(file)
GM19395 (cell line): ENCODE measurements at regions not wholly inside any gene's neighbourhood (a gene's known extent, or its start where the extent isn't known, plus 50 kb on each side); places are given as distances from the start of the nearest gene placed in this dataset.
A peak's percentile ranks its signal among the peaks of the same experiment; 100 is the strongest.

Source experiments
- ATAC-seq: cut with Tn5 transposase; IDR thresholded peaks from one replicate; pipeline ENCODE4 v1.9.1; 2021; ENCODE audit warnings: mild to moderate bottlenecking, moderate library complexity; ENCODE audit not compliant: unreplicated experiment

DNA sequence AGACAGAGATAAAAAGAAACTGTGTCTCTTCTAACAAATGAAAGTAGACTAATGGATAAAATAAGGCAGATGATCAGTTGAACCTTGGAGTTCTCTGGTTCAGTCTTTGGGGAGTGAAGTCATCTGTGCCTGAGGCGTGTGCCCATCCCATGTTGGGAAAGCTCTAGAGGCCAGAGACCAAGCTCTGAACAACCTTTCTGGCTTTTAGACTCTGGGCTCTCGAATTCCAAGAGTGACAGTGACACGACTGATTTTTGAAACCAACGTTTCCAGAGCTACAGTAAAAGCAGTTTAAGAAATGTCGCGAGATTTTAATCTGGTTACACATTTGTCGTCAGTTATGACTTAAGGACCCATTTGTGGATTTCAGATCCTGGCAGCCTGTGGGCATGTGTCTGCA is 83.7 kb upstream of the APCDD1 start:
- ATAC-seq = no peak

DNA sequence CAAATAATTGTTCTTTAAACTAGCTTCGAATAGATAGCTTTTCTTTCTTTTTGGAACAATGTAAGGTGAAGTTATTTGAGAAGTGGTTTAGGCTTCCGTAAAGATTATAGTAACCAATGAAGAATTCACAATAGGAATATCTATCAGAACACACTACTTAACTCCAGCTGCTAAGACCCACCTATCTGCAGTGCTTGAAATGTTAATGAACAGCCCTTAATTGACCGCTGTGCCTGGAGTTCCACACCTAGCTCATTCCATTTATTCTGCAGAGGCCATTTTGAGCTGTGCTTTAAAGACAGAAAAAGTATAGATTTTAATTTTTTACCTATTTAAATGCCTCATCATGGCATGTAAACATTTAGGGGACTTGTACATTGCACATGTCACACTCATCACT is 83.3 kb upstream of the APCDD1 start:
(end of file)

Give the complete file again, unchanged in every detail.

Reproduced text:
GM19395 (cell line): ENCODE measurements at regions not wholly inside any gene's neighbourhood (a gene's known extent, or its start where the extent isn't known, plus 50 kb on each side); places are given as distances from the start of the nearest gene placed in this dataset.
A peak's percentile ranks its signal among the peaks of the same experiment; 100 is the strongest.

Source experiments
- ATAC-seq: cut with Tn5 transposase; IDR thresholded peaks from one replicate; pipeline ENCODE4 v1.9.1; 2021; ENCODE audit warnings: mild to moderate bottlenecking, moderate library complexity; ENCODE audit not compliant: unreplicated experiment

DNA sequence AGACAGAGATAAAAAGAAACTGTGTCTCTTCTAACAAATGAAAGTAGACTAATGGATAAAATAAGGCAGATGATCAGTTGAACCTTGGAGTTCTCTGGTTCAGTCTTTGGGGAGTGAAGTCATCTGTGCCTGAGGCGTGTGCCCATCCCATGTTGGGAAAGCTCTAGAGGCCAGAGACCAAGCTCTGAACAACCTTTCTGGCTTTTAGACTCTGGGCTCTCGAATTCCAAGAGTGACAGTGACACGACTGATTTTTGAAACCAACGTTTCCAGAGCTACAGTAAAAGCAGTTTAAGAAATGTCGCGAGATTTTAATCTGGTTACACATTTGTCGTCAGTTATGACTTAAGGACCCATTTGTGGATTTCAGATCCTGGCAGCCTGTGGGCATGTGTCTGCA is 83.7 kb upstream of the APCDD1 start:
- ATAC-seq = no peak

DNA sequence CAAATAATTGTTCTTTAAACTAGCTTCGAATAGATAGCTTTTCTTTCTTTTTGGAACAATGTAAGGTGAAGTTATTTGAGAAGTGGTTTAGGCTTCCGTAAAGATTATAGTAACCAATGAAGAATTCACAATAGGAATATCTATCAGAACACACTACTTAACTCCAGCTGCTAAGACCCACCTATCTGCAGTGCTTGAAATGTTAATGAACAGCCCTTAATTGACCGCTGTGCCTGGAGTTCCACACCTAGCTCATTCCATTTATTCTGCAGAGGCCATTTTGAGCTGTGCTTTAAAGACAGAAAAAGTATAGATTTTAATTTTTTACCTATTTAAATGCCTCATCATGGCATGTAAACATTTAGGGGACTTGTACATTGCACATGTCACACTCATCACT is 83.3 kb upstream of the APCDD1 start: